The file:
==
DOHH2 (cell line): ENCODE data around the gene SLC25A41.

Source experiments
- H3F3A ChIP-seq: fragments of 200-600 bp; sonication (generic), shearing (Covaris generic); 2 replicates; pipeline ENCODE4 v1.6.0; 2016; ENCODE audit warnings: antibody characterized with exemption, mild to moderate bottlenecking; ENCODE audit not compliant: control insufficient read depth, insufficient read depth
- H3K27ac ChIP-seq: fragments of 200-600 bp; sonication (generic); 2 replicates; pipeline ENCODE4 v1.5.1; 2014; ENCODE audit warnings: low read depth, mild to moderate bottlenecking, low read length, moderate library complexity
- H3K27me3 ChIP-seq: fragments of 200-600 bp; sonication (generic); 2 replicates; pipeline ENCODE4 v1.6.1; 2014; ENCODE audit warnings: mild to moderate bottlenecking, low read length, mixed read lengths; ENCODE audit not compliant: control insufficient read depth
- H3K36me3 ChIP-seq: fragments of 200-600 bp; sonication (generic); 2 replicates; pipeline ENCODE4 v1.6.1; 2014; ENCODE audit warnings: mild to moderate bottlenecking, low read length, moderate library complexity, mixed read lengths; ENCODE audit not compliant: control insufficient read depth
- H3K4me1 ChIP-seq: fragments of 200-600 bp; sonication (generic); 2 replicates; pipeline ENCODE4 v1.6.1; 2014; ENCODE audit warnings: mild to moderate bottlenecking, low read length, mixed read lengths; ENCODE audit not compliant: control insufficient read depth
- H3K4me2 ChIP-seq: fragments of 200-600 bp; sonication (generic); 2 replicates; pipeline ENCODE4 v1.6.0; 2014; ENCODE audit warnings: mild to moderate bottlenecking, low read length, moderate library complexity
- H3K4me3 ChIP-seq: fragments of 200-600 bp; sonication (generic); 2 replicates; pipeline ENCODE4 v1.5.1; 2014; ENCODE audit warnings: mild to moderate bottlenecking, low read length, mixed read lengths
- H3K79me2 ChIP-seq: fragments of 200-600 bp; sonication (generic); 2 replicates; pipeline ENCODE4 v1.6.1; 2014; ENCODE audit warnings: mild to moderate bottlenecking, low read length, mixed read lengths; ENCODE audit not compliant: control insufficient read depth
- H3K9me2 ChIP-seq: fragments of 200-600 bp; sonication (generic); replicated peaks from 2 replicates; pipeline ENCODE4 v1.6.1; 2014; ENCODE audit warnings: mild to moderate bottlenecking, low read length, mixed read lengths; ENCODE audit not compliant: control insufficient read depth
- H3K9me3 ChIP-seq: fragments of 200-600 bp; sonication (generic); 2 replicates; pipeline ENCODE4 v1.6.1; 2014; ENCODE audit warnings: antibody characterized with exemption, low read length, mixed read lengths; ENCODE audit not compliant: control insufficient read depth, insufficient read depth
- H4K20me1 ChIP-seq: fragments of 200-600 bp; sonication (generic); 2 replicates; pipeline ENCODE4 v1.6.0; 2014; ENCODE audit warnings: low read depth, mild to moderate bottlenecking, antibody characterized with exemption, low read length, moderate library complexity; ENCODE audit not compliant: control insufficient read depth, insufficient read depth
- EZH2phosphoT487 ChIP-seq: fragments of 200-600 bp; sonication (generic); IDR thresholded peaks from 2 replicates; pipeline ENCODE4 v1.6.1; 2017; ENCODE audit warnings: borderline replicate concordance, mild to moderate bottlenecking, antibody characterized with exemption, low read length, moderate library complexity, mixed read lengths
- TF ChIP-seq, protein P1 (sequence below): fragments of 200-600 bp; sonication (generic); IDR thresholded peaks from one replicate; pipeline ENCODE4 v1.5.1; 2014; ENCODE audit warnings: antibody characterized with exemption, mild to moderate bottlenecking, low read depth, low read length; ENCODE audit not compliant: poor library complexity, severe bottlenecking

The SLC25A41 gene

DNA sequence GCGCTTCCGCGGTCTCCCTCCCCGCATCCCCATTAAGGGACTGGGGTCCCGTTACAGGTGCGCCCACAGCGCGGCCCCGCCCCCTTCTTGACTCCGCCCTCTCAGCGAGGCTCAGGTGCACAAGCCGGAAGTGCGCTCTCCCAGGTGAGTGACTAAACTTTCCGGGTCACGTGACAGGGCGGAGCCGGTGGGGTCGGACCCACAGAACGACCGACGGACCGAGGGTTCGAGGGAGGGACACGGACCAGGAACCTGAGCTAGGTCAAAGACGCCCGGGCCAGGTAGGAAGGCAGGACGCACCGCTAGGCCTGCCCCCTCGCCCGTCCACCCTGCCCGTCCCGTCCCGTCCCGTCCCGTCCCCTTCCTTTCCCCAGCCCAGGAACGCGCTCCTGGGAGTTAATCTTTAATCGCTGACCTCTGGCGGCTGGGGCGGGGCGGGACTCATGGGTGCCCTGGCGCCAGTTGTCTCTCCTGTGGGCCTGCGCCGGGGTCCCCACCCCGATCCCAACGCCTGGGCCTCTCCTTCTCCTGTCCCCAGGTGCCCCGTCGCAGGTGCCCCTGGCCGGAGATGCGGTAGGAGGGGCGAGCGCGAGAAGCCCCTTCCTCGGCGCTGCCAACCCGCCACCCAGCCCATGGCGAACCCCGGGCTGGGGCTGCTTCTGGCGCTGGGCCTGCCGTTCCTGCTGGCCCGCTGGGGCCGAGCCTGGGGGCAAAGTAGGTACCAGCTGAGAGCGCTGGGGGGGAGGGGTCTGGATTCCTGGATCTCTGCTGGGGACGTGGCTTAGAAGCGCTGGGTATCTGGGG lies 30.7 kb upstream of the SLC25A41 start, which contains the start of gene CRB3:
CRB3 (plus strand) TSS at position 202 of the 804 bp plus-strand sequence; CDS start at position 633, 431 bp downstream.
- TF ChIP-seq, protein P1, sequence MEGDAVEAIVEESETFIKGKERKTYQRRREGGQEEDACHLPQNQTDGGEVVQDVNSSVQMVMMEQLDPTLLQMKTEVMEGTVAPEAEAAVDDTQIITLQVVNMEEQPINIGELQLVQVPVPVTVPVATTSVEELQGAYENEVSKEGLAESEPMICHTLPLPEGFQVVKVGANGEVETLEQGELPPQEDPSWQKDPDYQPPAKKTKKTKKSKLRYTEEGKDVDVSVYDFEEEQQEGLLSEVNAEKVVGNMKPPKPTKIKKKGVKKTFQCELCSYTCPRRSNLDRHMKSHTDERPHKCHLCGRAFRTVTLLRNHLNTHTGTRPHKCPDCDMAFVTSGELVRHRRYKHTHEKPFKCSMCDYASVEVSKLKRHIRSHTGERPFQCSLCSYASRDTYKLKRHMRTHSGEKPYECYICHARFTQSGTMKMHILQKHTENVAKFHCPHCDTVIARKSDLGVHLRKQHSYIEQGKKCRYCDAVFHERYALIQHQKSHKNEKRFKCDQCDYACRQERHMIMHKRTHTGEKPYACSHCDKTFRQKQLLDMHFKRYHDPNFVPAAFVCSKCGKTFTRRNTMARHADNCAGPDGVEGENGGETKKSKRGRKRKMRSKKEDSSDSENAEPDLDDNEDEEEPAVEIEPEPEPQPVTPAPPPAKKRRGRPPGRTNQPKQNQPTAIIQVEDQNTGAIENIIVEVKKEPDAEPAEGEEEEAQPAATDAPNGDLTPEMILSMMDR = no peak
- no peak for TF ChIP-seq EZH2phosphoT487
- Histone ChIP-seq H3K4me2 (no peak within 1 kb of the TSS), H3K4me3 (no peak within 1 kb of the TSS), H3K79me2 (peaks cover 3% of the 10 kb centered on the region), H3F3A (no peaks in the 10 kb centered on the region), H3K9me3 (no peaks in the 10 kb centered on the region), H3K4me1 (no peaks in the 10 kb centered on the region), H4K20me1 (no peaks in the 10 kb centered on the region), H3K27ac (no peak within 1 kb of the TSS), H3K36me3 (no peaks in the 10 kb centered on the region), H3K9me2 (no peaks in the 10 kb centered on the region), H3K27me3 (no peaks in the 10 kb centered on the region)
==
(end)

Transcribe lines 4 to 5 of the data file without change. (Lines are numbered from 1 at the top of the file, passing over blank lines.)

- H3K27ac ChIP-seq: fragments of 200-600 bp; sonication (generic); 2 replicates; pipeline ENCODE4 v1.5.1; 2014; ENCODE audit warnings: low read depth, mild to moderate bottlenecking, low read length, moderate library complexity
- H3K27me3 ChIP-seq: fragments of 200-600 bp; sonication (generic); 2 replicates; pipeline ENCODE4 v1.6.1; 2014; ENCODE audit warnings: mild to moderate bottlenecking, low read length, mixed read lengths; ENCODE audit not compliant: control insufficient read depth